Skip to content

Why Students Skip Info Sessions, And What You Can Do About It



A few months ago, I attended a graduate business career services bench-marking meeting (say that three times!). During our discussion, many group members expressed concern over declining attendance numbers at corporate info sessions. At the MBA and MS level, we welcome a good number of firms to campus to present, year in and year out. However, numbers keep declining, and the reasons why keep growing.


  • First, students might perceive the presentations as boring and a “waste of time.” Why dress up when they can browse a firm’s career site while half-watching a show from home?
  • Second, students often times express frustration over their inability to stand out from the crowd, make genuine connections, and ask individual questions. What is the point of attending an hour-long presentation to feel awkward at the end and unable to ask questions?
  • Last, students may not feel committed to attend if they will not face any consequences for not showing up. Unlike missing a ticketed event, class, or doctor’s appointment, there may not be any real harm in missing a career center program. Why show up to an info session if there is nothing to lose?


With these and many other challenges, what may be the alternative to these programs? Long story short – it depends. What works on one campus, may not work on another. Our student populations, including their demographics, preferences, and career aspirations, vary widely. Therefore, it is challenging to prescribe a one-size-fits-all approach. However, here are a few things to consider:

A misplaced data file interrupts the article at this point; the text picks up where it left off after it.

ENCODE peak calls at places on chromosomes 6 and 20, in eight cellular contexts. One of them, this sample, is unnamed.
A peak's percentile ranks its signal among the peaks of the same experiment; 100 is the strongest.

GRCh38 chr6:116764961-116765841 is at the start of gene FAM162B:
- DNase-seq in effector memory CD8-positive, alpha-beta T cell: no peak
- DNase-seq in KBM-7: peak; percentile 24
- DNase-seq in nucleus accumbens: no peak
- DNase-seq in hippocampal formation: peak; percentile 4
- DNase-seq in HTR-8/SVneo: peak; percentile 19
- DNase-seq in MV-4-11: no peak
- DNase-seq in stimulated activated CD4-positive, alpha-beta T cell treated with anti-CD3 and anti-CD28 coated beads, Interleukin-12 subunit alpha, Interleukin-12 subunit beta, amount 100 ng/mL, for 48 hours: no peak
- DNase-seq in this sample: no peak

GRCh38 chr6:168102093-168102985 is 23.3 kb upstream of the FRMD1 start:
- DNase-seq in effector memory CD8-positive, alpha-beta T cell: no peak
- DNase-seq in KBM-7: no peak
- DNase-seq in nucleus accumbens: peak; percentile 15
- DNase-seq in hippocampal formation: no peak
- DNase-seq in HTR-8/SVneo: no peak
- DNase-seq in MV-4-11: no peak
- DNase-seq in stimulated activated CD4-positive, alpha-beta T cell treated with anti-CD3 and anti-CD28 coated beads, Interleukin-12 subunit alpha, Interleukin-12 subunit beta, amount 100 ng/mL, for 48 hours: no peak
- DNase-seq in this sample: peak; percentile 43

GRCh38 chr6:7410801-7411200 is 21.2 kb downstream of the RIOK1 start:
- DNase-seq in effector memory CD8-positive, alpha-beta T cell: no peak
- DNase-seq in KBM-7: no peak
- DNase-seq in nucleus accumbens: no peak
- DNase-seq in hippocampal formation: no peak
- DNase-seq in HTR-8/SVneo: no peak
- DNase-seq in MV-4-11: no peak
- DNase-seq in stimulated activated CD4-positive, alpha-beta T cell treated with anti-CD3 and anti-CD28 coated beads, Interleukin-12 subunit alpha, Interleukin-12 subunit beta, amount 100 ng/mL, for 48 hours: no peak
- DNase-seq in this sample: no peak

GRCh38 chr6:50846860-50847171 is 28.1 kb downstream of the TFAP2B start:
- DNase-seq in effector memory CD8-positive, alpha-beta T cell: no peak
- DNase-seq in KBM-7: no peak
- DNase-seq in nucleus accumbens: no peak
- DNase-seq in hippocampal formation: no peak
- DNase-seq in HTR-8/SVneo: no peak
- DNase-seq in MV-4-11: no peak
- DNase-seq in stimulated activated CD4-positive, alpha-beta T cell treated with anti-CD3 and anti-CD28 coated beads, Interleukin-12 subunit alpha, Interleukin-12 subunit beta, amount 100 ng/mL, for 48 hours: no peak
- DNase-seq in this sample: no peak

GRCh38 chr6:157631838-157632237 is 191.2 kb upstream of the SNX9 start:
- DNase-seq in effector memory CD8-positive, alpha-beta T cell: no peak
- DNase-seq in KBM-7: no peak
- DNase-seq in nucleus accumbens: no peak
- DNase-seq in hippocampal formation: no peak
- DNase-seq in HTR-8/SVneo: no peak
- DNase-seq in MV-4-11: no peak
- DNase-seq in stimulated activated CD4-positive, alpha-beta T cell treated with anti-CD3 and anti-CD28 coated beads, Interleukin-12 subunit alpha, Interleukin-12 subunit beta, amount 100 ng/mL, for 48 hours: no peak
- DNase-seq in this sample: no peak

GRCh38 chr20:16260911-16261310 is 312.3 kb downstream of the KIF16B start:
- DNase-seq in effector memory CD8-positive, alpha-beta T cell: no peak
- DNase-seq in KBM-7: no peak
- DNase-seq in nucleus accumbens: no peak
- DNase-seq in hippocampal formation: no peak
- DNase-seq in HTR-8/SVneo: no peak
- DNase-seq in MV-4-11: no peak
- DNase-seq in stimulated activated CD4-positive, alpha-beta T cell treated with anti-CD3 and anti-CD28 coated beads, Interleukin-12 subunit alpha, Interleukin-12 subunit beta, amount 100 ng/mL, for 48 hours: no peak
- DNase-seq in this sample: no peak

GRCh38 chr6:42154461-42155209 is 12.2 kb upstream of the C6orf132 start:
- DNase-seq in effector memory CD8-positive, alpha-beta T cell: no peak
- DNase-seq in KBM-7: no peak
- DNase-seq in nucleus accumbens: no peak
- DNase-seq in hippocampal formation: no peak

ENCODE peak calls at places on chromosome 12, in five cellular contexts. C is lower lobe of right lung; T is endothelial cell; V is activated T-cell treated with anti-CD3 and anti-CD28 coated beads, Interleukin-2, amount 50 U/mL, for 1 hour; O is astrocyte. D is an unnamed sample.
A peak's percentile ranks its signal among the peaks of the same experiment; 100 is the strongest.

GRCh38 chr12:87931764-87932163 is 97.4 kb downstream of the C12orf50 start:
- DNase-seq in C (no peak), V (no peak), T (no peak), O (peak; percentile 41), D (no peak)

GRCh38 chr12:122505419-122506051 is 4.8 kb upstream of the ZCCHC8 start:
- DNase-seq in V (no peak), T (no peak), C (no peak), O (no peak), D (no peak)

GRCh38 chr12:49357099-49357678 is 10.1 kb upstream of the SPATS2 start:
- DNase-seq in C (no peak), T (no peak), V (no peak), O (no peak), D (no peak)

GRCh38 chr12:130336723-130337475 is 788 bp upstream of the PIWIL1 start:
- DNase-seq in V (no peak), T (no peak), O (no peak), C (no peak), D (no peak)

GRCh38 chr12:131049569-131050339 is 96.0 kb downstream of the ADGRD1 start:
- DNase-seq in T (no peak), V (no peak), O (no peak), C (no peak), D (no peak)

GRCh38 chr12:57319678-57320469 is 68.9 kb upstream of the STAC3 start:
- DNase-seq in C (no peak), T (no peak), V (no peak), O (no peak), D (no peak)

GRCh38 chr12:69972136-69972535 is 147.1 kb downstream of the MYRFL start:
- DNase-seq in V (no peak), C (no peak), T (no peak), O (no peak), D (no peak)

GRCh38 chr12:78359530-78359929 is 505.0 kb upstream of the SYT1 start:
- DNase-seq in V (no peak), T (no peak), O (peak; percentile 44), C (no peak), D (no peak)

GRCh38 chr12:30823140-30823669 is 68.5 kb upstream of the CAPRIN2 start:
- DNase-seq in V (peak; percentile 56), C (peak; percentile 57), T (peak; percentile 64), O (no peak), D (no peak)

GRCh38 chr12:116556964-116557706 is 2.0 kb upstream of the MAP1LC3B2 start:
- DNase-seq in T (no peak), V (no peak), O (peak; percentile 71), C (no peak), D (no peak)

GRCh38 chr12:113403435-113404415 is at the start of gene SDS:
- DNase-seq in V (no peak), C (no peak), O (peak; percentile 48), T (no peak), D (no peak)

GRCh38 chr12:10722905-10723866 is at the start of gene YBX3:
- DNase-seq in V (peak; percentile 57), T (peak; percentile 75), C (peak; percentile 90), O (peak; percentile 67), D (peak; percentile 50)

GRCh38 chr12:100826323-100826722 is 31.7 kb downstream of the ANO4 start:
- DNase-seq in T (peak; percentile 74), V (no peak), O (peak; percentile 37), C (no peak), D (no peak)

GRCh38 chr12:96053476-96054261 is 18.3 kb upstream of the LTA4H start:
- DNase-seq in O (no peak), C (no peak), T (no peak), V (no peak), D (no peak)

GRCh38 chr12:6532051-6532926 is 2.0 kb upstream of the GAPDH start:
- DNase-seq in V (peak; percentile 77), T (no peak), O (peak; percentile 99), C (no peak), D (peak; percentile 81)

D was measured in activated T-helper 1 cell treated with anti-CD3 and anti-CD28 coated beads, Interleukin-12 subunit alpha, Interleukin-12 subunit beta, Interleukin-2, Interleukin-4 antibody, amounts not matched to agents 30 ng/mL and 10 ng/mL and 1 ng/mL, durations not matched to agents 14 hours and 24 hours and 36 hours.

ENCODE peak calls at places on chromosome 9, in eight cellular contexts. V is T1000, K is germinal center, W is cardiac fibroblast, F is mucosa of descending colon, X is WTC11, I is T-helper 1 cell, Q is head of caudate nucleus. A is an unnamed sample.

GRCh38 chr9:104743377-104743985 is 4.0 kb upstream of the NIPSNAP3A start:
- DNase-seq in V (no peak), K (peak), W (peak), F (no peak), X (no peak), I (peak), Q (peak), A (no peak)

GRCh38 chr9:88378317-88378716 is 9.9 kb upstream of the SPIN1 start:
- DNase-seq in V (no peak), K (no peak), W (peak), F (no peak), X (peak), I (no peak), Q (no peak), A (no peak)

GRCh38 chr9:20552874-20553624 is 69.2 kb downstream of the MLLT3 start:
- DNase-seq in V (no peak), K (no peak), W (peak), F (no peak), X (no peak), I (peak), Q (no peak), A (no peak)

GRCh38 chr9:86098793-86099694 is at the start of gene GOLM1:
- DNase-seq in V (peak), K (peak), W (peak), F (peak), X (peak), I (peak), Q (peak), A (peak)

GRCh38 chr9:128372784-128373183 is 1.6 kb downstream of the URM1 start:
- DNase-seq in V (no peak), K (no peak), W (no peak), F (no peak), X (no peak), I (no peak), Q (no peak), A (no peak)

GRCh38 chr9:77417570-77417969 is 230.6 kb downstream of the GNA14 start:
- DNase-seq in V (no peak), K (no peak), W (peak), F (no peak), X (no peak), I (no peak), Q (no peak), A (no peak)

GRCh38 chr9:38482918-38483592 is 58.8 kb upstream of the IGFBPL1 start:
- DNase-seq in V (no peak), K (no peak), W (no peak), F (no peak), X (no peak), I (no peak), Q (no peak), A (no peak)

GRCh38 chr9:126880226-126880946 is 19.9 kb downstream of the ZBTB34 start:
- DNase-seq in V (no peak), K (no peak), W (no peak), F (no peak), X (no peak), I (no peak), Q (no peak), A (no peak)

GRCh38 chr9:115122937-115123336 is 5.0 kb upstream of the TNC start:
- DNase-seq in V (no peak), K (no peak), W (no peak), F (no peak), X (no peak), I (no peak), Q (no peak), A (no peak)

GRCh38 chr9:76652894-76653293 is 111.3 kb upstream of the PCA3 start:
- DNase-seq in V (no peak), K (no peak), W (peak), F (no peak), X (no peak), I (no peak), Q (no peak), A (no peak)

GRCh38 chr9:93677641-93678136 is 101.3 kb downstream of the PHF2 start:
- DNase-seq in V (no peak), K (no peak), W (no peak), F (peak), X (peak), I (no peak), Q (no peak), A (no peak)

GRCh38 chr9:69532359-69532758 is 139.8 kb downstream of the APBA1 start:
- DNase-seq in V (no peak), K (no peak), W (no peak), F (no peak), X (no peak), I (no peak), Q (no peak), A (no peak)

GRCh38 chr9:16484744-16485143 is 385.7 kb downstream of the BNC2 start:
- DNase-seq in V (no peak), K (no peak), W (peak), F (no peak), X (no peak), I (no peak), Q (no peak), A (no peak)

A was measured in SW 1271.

• Push for more specialized and, if appropriate, more casual programs on campus, including coffee chats, meet-ups, round-table discussions, and meet the recruiter/representative office hours. These smaller, more intimate programs might appeal to students who feel left out in bigger presentations.
  • Educate your students on what to expect during info sessions. Manage expectations and let them know that if a recruiter or presenter shares contact information, it is okay to follow up via email to e-introduce themselves and ask questions.
  • Revisit your career center program policies and processes, if any. If a student does not show, consider tasking a student assistant with following up, asking if everything is okay, informing them of your no-show policy, and marking a record on file, as appropriate.


What else? How do you tackle declining numbers, keep things relevant, and maintain your programs? Share your thoughts in the comments below or let’s connect!












About the author: Stefano Verdesoto serves as Assistant Director of Employer Relations at the Zicklin School of Business, Baruch College.  In his role, Stefano leads accounting employer relations and co-manages on-campus recruiting (OCR), as well as supports student organizations in coordinating information sessions and networking events with firms. Prior to Baruch, Stefano worked in career services at Hofstra University and at the University at Buffalo. While pursuing his undergraduate and graduate degrees, he also worked in admissions and recruiting, alumni relations, new student programs, and college communications.  Follow him on Twitter @gsverdesoto.

%d bloggers like this: